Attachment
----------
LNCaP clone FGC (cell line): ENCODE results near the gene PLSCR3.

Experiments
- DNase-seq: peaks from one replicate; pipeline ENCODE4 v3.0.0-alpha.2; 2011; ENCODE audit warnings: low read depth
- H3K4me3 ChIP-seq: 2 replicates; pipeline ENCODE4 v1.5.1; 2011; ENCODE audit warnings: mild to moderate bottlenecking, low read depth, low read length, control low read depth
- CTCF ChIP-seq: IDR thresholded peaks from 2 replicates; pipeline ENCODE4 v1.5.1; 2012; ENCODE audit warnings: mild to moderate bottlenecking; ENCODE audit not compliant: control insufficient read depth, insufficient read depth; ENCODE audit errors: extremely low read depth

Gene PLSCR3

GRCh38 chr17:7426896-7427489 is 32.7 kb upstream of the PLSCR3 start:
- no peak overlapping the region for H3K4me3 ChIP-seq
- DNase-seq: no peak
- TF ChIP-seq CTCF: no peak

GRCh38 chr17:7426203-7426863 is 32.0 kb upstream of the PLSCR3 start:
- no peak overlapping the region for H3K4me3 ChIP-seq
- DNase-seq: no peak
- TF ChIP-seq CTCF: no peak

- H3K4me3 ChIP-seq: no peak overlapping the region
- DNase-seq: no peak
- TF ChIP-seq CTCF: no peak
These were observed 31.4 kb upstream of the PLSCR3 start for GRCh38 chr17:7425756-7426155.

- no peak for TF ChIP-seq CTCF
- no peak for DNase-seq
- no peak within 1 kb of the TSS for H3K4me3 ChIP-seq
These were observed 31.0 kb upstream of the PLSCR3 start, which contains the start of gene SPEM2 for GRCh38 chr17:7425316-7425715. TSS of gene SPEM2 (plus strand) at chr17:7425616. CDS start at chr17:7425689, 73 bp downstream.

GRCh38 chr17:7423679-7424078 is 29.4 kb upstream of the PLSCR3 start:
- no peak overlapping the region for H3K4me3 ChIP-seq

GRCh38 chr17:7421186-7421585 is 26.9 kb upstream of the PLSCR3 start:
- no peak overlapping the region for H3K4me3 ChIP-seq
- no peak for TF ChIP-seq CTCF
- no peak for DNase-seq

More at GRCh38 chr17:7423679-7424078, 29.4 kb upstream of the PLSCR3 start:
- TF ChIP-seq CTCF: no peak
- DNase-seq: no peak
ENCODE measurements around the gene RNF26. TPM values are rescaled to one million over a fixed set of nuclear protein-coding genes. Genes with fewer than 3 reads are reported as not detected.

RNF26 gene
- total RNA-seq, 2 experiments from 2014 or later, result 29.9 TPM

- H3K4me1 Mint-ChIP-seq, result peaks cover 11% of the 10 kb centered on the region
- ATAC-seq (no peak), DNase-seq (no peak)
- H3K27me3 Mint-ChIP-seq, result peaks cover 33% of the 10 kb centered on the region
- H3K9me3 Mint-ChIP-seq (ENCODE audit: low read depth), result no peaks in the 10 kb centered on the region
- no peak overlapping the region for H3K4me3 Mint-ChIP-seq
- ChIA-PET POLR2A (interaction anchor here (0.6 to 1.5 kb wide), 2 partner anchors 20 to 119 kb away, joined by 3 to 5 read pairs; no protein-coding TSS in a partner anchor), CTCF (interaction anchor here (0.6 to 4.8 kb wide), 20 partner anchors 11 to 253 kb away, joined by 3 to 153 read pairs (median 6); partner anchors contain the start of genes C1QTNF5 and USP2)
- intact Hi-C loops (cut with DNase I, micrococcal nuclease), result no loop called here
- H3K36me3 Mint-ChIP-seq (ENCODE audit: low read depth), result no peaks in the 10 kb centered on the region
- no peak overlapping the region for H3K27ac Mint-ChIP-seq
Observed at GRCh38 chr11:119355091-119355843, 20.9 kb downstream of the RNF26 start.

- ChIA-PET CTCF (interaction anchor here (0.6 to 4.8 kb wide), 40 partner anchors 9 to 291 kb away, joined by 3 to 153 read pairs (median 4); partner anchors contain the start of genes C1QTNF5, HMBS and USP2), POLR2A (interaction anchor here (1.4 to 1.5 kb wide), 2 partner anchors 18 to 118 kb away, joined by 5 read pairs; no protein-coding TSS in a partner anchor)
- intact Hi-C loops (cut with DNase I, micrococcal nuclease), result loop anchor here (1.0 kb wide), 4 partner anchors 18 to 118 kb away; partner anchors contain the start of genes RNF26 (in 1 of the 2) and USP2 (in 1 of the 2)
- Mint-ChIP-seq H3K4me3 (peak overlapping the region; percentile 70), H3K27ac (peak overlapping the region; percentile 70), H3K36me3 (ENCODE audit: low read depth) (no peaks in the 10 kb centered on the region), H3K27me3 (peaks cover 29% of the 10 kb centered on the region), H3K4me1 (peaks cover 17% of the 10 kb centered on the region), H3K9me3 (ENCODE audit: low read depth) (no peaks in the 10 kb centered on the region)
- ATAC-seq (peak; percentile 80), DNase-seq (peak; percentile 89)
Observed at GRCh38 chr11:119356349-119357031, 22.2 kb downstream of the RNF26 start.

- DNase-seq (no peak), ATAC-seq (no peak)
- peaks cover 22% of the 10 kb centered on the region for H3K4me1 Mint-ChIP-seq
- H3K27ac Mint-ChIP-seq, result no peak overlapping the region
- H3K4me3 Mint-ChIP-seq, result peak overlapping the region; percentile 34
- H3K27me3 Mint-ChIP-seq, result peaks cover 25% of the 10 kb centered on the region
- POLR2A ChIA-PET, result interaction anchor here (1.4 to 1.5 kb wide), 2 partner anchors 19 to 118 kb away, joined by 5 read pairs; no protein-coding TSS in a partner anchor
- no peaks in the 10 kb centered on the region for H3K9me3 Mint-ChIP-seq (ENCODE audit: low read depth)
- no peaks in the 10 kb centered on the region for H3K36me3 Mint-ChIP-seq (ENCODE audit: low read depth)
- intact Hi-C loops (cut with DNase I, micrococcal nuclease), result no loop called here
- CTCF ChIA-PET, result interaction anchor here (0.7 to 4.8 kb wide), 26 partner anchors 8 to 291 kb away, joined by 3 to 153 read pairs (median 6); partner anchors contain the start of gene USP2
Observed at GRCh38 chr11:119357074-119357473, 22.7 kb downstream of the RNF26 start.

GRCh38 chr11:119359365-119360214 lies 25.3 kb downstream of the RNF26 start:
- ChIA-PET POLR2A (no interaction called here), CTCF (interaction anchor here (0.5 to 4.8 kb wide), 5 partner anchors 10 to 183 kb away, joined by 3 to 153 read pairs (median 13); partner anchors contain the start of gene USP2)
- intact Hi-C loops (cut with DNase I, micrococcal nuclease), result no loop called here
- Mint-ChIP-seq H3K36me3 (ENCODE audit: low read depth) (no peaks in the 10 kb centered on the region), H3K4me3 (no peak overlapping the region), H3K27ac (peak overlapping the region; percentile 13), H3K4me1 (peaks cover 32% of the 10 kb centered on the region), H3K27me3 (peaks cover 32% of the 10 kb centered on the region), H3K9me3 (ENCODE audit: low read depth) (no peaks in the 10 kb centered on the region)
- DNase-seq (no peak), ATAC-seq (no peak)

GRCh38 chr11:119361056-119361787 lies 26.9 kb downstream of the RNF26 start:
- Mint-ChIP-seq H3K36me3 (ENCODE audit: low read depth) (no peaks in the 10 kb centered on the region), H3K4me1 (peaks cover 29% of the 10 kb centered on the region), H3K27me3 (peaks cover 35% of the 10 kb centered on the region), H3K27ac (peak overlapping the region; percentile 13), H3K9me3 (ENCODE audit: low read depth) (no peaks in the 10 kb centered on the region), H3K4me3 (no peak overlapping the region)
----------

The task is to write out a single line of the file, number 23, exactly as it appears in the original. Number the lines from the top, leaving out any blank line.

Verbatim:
GRCh38 chr17:7423679-7424078 is 29.4 kb upstream of the PLSCR3 start: